Skip navigation
Community: Exchange advice in the forums and read running commentary Resources: Personal running log, calculators, links and other tools for runners News: Running news from around the world Training: Articles and advice about fitness, race training and injury prevention Races/Results: Find upcoming races and past results Home: The Cool Running homepage
Cool Running homepage  Search Cool Running Community

2114 Views 19 Replies Latest reply: Aug 29, 2012 7:32 AM by Rich in NH RSS Go to original post 1 2 Previous Next
  • rcuriel Pro 178 posts since
    Mar 2, 2011
    Currently Being Moderated
    15. Aug 28, 2012 7:52 PM (in response to Dark-Horse)
    How can a runner build up his "shock absorbers"?

    Hi Rich, Jim and DH,

     

    IIRC Admiral Grace Hopper said "It's easier to ask for forgiveness then permission".  So, if you're running at a fitness center, like Nike says in their ads, Just do it. 

     

    Jim, yes I can verify that it is easy to get blisters running on the treadmill, but you can feel your feet getting sore.  The first time I ran barefoot on the treadmill made it about a mile before I knew it was time to stop and I had been running in the vibrams for a couple of months so my feet were somewhat prepared.  These days I can do slightly more then 2 miles in barefeet before the heat/roughness of the treadmill gets me.  Outside I usually run in vibrams, tho did where a hole in one pair and ended up running a couple miles outside barefoot.  I like to go faster, so usually where the vibrams.

     

    DH as an alternative to barefeet you can wear socks (do that sometimes as well).  I can run 3-4 miles in socks on the treadmill.  The main thing is that if you go this route is take it slow.  Running barefoot on the treadmill will naturally limit the tendancy to do too much too soon.  At least, in my experience.

     

    Colloidal Mineral Suplements?!  Who knew...

     

    Ray

  • velocityJ Amateur 9 posts since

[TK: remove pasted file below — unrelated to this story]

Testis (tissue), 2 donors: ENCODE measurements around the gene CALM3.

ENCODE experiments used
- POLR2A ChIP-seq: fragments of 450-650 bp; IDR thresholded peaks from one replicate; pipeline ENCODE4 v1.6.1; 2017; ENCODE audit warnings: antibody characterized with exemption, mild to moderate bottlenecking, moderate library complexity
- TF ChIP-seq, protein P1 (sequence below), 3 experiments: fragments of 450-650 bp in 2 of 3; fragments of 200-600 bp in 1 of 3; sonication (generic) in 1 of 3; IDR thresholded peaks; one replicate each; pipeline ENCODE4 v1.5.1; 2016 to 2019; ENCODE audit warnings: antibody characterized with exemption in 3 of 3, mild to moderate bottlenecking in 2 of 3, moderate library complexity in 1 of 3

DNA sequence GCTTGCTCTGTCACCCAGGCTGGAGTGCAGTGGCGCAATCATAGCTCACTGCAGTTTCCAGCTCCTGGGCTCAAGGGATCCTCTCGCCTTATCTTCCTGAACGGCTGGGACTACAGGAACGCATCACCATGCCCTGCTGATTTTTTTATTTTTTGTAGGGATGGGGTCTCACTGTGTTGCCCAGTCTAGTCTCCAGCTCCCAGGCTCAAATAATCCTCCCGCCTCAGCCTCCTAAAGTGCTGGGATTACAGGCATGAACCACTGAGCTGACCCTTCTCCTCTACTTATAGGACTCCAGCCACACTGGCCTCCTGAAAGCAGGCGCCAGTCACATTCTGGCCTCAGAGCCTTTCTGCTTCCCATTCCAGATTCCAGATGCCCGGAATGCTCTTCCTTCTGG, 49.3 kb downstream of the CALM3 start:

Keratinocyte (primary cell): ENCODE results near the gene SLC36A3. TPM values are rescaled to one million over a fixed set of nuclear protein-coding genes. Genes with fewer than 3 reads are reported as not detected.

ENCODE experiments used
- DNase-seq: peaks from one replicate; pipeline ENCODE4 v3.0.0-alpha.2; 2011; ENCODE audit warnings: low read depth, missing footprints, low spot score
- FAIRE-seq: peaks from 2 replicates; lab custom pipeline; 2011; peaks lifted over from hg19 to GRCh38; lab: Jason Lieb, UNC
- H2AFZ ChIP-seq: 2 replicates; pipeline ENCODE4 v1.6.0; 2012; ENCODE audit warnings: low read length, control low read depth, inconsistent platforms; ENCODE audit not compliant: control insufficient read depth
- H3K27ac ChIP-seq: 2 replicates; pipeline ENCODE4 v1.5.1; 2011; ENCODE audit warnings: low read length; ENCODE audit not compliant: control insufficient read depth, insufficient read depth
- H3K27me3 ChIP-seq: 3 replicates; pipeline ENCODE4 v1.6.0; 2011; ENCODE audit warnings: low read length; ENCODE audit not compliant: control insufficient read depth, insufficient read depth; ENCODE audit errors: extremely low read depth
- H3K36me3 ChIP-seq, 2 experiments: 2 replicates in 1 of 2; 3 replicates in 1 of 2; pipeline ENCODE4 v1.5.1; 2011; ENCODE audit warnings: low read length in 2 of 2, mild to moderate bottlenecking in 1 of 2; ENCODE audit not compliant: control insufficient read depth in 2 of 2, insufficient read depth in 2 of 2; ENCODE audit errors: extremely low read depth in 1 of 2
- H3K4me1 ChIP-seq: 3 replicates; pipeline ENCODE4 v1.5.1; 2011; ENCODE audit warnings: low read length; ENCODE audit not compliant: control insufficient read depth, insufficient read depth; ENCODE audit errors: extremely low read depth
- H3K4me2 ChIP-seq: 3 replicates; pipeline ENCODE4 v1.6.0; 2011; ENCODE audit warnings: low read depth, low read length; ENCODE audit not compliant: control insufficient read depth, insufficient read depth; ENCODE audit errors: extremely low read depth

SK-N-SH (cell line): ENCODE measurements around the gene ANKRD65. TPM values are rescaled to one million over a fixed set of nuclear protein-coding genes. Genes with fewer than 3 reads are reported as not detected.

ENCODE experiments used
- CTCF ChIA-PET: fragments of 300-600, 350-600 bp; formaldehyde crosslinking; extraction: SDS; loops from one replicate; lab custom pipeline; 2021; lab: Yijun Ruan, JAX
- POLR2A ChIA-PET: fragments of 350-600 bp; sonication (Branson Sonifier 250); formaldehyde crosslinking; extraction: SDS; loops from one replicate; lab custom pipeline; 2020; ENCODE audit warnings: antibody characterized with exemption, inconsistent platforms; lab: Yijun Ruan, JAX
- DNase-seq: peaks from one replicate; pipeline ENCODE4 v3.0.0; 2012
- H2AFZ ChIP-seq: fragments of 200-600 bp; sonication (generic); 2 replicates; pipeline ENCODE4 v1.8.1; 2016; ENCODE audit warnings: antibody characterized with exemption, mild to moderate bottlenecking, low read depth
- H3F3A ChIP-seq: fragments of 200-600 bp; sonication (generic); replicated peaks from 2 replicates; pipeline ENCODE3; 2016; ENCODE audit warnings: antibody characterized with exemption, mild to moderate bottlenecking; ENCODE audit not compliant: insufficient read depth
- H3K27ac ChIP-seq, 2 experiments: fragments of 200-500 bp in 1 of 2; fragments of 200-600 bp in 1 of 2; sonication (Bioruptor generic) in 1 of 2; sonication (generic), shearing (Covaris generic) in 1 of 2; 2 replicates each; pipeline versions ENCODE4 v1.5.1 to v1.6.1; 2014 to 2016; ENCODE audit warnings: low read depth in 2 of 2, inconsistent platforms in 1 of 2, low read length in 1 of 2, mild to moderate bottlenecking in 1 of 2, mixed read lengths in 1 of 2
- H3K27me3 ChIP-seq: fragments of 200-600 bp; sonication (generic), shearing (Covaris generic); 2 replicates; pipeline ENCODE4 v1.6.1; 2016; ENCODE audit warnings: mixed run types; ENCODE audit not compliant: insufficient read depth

Jun 7, 2012
    Currently Being Moderated
    16. Aug 28, 2012 7:59 PM (in response to Dark-Horse)
    How can a runner build up his "shock absorbers"?

    I just read this article on the running phsyio blog that talks about the concept of modifying your activities to get over a chronic injuries:

     

    http://www.running-physio.com/pacing/

     

    It's written with regard to back pain and running but I think the basic premise could apply to most conditions that have been going on for years. You mentioned having a long history of being injured. Your nervous system may be sensitive to any increase in activity as a conditioned protective response that's something you may have to work slowly to overcome. 

  • Haselsmasher Legend 507 posts since
    May 25, 2009
    Currently Being Moderated
    17. Aug 28, 2012 8:55 PM (in response to velocityJ)
    How can a runner build up his "shock absorbers"?

    Hey VJ:

     

    Thanks for posting that article!  Fascinating read.  It helps put in context why coming back from chronic injuries can be so frustrating.

     

    Jim





    http://jimhaselmaier.blogspot.com/


    "Kick off your high heel sneakers, it's party time."

    -- From the song FM by Steely Dan

  • Rich in NH Legend 850 posts since
    Dec 10, 2007
    Currently Being Moderated
    19. Aug 29, 2012 7:32 AM (in response to Dark-Horse)
    How can a runner build up his "shock absorbers"?

    Lot's of good stuff in that article, thanks for sharing VJ.

     

    DH, do you think the "heightened sense of pain" the article describes is what you're dealing with?   It doesn't seem likely if you're getting hurt, the pain you're experiencing is your body telling you to back off for good reason..

     

    At any rate, it'll be interesting how you recover after yesterday's run.  If you bounce right back, you may be onto something, eh?

     

    And I admire the way you keep plugging away, it can't be easy...





    Enjoy life, this ain't a rehearsal...

1 2 Previous Next

More Like This

  • Retrieving data ...